Little is known of Tom Lee and the only potential photo of him is above. The photo shows a T. D. Lee standing in from of the Administrator’s Office in Kalomo, 1906.
Ow ya baas, miningi sterrig mangi, inrona umfaans.
Just changing it to see if it is the correct address. I could not distinctly remember it & thought in case your letter was delayed in transit after redirection it would be as well to my old you have some token of remembrance. So here is the old old sincere wish Nance honest xx given this Xmas to you, served with a brandy cola on a hot plate of ice from your ever loving brother Tom.
← Behind here where I hang out.
Dearest Sis. Did you remember I had another birthday. I’m all well etc. but miningi mange. Best love from Tom.
You bet! I remember Bank Holiday 1901. “Are we nearly there… What price the haystacks. Tom.
Dear Vi, Don’t think because I am sending you 5 p.p.c’s this mail that I’m getting reckless in my old age because I am but as our salary falls due tomorrow I can stand the strain the expenditure will ****. Don’t be astonished tho’ if you get no more for a week.
akee bona inkoosikaas. Another for your collection. Tom.
Dearest Sister, Just a note this week but its better than none. Got your card safe. I’m wee fit and lively as a cricket. You’ll get all the news from Tib (?) as I’ve sent her the usual. Best love from Tom.
PO Box 195 Salisbury belonged to the De Beers Consolidated Mines Ltd.
Dear Vida, Is this anything like Ashington. Its the Wankie Coalfields – the only coalfields in Rhodesia. Runs about £3 10/- per ton landed at Salisbury. Anything like Ashington!!!!!! Its very unhealthy in the wet season. Miningi fever. Yours Tom.
The railway from Bulawayo to Wankie Coalfields was completed September 21st, 1903. On April 25, 1904 it was extended to Victoria Falls.
Have sent off letter by same mail. This is taken out at a small mine. The boys are all Shangaanis, miningi intombis, picannins fools.
Just arrived here on way up. Having ripping ****. Leave tonight for Kalomo. Yrs Loales.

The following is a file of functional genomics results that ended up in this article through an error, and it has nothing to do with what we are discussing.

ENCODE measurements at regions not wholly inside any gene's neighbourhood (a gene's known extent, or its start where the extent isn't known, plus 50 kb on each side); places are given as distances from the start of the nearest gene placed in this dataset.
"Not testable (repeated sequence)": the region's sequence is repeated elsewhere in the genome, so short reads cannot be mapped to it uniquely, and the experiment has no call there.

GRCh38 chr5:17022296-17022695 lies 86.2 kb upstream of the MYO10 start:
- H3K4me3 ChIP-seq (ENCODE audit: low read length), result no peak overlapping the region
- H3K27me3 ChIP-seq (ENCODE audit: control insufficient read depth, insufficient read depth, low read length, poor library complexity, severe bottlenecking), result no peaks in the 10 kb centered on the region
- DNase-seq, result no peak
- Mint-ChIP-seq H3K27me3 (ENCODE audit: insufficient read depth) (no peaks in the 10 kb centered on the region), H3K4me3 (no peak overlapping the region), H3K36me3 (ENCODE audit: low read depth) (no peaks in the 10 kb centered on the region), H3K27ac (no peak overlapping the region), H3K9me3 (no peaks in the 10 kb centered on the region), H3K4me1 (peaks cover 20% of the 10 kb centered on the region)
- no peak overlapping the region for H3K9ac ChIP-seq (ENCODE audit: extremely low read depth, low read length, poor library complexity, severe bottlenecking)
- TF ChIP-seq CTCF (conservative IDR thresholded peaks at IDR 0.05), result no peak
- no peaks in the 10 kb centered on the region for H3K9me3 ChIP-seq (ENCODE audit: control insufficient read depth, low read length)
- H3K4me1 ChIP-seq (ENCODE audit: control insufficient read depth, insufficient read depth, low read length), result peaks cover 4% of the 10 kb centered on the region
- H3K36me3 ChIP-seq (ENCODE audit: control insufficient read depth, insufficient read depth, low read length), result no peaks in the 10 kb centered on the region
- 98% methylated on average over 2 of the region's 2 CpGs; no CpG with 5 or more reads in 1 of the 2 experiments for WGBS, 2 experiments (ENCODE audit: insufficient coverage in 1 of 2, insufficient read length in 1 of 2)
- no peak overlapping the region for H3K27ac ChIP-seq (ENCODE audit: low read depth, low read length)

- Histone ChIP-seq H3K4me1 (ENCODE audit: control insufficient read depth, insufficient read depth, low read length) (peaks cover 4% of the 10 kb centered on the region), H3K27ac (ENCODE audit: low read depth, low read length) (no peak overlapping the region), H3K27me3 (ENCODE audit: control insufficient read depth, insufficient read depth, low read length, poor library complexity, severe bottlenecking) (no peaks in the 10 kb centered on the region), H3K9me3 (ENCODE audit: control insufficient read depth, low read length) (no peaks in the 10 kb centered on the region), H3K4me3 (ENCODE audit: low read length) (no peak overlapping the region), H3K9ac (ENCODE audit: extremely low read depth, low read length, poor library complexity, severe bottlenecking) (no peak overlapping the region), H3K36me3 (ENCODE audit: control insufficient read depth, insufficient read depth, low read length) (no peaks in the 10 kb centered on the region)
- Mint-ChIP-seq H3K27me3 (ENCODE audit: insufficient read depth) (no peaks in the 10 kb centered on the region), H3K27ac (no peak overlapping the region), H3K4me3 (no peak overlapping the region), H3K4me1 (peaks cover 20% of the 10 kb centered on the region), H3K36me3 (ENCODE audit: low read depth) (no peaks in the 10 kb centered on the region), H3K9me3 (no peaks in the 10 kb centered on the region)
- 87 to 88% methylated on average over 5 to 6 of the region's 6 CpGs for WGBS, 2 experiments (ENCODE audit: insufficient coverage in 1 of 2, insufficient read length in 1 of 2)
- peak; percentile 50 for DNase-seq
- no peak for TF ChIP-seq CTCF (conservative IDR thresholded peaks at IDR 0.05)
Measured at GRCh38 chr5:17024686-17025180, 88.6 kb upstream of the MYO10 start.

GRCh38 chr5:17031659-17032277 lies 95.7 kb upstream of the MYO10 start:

Arrived here safely. This is the sort of transport I came thro’ from the falls with. Had ripping time. Will write next mail. Took six days to trek about 100 miles. Lively eh!! Don’t be afraid to let me have along “sooner than soonest” soon. Tom.
Averages about the same as the alnwick-Cornhill branch.
Dear Vida, This is the way you will travel when you come across to spend that weeks holiday at the Falls etc. What do you think of the idea. Yrs Tom.
To let you see what the Falls are like in full water at the end of the rainy season.
Try and get that hepple address I asked you about early. “Keerimeke mange
kachema” Newtonards Derry or Mount Stewart!!!!!!!
Mount Stewart is a 19th-century house and gardens a few miles outside the town of Newtonards in Northern Ireland. The owner of the house was the Marquesses of Londonderry.
Dearest Sister, How are we. I’m keeping well and still keeping in touch with Tib and one or two others. Have you had this view for your collection before. The Cape-Cairo Railway is only three miles off now. Best of love and greetings. Yours afftnly, Tom.
The railway arrived in Northern Rhodesia in June 1905, when the 150 km long Livingstone–Kalomo line was built in advance of completion in September of that year of the Victoria Falls Bridge from the then Southern Rhodesia to Livingstone. The first wagons on the line were hauled by oxen, then a single locomotive was conveyed in pieces by cableway across the gorge where the bridge was being built to start up operations to Kalomo in advance of the main line connection.
Back to Kalomo once more. Fil. Got your card safely. Yours Tom.
Dear Johnnie, This will show you one of the crews who took part in a boat race on the Zambezi, one of the largest rivers in the world. Uncle Tom.
The first Zambezi Regatta was held on 13th June 1905 to celebrate the fiftieth anniversary year of Livingstone’s first arrival at the Falls and the construction of the Bridge. The regatta was the highlight to three days of sporting events and celebrations aimed at promoting the accessibility of the Falls to the wider world.
Dearest Nance, Only got back to Kalomo so can’t get time to write you by this mail. All books etc. arrived safely and I’m nearly through already with them. The name I mean was “Howey” not “Oliver”. Regards to all. How is Johnnie. Best love. Tom.
Zambezi Express. 40 miles in 20 Hours. Tom.
By June 1905 three passenger trains a week were running to and from Bulawayo to Victoria Falls. Also on the Rhodesia Railways timetable was the “Zambezi Express” – a through train from Kimberley to Victoria Falls which completed the 450 km trip in under 18 hours, fully equipped with bedding services and dining car.
Wonder if the falls will be kind enough to let me be home with you all in 1907. What a (vital *****) time to look forward to though. I am going back.
My dear Nance, Just a line to let you know that I keep fit and well and hope you do likewise. I had a very quiet time at New Year. I sent you off a letter last week in which I thanked you for Xmas present. Best of love. You aff. Brother Tom.
This is about 4 miles above the falls.
DEAR DAN. Are you still alive? Have never had an answer to my last letter. Tom.
Si si signora. Buena naghcte. T
|29.04.1904||Salisbury||Nance Lee (?)
|26.08.1904||Salisbury ||Nance Lee
|03.04.1905||Victoria Falls||Vida Rosser